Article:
Things get more complicated for higher earners, who pay either 40 per cent or 45 per cent income tax.
Those bringing home more than £100,000 a year will see their personal allowance reduced by £1 for every £2 they earn above the threshold.
Their tax code will begin with a T followed by a figure that reflects how much personal allowance you have left after the deductions.
Those who earn more than £123,000 will have a tax code that starts with 0T which indicates that you are not entitled to any personal allowance and will be taxed on all of your wages.
You have more than one job or receive a private pension
You'll receive a difference tax code for each source of income you have, such as a second job or if you claim a private pension.
You'll need to tell HMRC which one is your main source of income to make sure you receive your entire personal allowance on this payslip.
You have to pay the basic rate of tax – 20 per cent – on the entire wages you earn from any other job. This is indicated by a BR on your payslip.
Often, this code is applied to the wrong slip and it could be costing you hundreds of pounds a year.
If your second jobs pushes you over the £100,000 mark then you'll see a D0 code on one of your slips, meaning you'll be taxed at the higher rate from that employer.
D1 is applied to those earning over £150,000 across more than one job because they are charged the additional tax rate.
You earn less than £12,500 a year
You won't have to pay income tax if your annual wages are lower than your personal allowance, which is indicated by the NT in your tax code.
You may also see NT if you're a self-employed contractor who is required to pay national insurance but not income tax.
If you think you've been emergency taxed
If HMRC doesn't have enough information about you to send your employer the correct code, then you're given an emergency tax code which doesn't take into account any reliefs you may be entitled to.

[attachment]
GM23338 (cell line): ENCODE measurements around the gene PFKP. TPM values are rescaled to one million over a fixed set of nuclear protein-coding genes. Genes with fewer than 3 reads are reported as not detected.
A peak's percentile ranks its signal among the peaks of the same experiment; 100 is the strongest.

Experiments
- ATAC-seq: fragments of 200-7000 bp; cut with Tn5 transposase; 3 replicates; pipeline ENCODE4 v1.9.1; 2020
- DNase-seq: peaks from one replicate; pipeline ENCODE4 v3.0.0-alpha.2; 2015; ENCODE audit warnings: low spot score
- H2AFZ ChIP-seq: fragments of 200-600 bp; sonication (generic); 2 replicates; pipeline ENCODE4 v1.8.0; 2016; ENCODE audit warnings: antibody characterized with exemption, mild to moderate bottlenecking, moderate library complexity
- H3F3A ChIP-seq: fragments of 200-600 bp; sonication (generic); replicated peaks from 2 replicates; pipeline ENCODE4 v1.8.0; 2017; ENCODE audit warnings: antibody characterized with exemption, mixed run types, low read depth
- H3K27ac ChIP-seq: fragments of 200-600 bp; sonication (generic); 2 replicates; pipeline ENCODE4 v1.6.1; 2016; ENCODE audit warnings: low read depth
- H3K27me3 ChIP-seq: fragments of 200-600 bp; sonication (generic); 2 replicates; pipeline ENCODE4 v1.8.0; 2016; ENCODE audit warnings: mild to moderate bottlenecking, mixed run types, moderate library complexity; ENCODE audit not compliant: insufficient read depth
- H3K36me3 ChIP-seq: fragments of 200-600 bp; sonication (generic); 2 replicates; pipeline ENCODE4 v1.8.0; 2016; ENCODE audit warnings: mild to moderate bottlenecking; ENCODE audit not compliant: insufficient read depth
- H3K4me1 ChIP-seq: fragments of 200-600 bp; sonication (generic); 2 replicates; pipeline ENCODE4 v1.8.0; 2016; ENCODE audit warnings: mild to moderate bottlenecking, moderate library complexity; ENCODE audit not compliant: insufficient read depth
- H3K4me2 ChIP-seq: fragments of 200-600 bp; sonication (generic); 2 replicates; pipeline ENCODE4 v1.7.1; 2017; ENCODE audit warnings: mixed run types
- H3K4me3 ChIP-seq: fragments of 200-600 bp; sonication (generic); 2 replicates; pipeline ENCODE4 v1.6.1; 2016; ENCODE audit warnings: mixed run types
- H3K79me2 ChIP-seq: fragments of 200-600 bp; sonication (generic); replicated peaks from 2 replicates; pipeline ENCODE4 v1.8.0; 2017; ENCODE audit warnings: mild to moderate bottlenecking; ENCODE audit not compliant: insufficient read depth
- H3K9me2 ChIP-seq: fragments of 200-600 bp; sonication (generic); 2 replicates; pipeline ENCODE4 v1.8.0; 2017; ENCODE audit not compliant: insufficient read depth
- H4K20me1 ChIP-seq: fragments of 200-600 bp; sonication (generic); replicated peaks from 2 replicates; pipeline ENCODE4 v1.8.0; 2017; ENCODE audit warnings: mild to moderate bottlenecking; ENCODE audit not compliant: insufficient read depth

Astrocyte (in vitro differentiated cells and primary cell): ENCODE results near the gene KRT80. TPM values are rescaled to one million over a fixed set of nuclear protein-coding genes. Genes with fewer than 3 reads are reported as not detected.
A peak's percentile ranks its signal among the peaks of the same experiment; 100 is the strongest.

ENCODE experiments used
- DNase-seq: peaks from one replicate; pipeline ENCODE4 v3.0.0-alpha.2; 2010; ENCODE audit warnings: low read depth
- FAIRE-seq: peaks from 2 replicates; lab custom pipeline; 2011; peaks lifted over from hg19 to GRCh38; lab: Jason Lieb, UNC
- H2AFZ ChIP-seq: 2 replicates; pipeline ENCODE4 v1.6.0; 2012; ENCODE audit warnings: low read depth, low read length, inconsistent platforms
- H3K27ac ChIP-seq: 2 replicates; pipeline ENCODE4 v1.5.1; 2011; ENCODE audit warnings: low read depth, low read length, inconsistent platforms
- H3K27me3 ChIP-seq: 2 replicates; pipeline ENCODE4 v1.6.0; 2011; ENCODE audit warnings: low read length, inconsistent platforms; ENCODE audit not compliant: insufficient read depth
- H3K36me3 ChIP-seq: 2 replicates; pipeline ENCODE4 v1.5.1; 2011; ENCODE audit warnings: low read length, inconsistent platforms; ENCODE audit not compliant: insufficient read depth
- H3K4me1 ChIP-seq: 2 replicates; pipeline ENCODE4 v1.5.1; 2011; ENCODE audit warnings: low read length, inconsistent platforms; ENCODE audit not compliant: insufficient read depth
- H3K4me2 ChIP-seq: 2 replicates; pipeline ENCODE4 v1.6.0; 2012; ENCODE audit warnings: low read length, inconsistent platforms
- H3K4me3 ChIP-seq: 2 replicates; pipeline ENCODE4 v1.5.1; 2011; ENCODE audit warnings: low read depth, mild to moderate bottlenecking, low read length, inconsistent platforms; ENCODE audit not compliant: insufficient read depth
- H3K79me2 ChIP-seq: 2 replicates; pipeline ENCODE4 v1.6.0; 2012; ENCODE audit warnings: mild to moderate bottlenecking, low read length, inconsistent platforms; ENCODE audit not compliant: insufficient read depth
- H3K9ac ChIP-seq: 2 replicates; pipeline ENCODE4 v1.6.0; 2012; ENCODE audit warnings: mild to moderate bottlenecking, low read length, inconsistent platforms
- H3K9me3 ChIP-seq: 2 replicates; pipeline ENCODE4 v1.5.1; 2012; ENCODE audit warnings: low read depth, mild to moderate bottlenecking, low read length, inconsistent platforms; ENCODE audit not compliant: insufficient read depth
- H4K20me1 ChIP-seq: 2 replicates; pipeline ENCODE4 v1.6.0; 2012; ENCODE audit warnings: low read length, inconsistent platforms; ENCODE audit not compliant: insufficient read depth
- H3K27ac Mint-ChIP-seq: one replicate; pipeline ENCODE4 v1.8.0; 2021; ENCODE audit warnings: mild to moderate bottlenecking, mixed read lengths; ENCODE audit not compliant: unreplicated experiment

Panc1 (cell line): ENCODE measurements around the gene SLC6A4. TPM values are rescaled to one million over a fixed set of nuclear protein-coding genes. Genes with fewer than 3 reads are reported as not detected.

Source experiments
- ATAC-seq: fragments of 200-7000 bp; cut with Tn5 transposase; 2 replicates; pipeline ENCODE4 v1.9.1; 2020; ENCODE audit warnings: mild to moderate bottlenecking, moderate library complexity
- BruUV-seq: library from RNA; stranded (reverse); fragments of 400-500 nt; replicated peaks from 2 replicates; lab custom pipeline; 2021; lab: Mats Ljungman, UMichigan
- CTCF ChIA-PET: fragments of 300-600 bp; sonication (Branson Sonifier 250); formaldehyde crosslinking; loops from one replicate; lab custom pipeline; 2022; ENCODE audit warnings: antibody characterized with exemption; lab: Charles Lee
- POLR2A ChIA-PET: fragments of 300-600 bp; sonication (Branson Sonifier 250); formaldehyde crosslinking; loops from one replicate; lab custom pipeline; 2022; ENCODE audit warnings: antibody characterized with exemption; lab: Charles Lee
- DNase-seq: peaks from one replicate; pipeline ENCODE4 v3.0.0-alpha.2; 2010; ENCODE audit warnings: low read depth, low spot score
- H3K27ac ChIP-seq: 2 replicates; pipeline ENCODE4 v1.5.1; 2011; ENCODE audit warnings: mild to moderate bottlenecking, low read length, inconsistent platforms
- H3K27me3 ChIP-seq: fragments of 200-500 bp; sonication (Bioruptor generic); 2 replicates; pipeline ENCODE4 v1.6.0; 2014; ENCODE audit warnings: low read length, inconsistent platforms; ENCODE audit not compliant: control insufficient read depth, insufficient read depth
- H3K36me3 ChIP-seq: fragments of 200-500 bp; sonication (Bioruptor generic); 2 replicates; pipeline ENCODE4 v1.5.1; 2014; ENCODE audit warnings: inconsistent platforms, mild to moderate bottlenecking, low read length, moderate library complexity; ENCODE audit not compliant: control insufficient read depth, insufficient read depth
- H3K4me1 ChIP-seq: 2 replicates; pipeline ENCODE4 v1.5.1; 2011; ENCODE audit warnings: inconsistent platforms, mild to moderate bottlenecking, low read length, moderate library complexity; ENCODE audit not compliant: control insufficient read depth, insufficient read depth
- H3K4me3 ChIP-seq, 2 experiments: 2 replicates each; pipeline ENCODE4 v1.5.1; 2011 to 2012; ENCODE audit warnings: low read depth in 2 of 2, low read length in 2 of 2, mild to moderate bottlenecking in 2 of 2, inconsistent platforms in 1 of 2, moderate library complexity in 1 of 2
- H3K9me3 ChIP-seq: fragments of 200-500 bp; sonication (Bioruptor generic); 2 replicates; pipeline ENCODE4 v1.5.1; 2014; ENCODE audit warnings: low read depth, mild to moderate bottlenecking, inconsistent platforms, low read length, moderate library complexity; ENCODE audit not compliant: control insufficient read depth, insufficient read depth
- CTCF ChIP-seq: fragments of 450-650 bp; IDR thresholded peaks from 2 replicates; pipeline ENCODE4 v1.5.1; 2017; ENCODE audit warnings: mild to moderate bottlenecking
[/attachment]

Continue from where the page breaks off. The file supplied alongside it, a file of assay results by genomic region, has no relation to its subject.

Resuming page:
If that's the case, you'll see either W1, if you're paid weekly, or M1, if you're paid monthly, at the end of your tax code.
This is really common if you've changed jobs partway through the year and haven't handed over a P45 to your new employer yet.
When you start a new job, it will automatically assume that it's the start of the tax year and spread your personal allowance over 12 months, instead of over how many months there are left in the tax year.
For example, if you started your new job in November, then you should receive a seventh of your personal allowance but instead you may only be receiving a twelfth which could see you overpaying.
You may also be put on an emergency tax code f you're getting company benefits or the State Pension.
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Your employer should change your tax code as soon as you give them your P45 or P46 and reimburse you as soon as possible.
If you get to the end of the financial year and still haven't been refunded the difference you should get it back in a rebate.
What to do if your code is wrong
If you think your code is wrong then you should contact HMRC as soon as possible so that it can be put right.
You'll need to have your tax reference and National Insurance number with you, which you'll be able to find on your payslip.
Keep in mind that although correcting a tax code could mean you're due a refund, it could also lead you to find out that you've underpaid.
If you find out that you owe money, how you go about paying it depends on the amounts involved and how HMRC has dealt with your case.
For example, if the taxman didn't let you know of any underpayments within 12 months of the tax year's end, you can try to have your debt written off.
You can do this by asking for a so-called "Extra Statutory Concession" or an A19, but it's not guaranteed that it'll to work.
HMRC has a number of departments dealing with different issues – and they all have a different number.
- Self-Assessment helpline: 0300 200 3310
- Employer helpline: 0300 200 3200
- Income Tax helpline: 0300 200 3300
- National Insurance helpline: 0300 200 3500
- HMRC online services helpdesk: 0300 200 3600
According to tax investigation insurers PfP, research found that the best time of day to call is in the morning between 8.30am and 9.30am and early lunchtime between noon and 12.30pm.
The worst times to get in touch were between 4.30pm and 5pm – with callers being forced to wait 12 minutes to speak to an agent.
The average wait for taxpayers is four and a half minutes.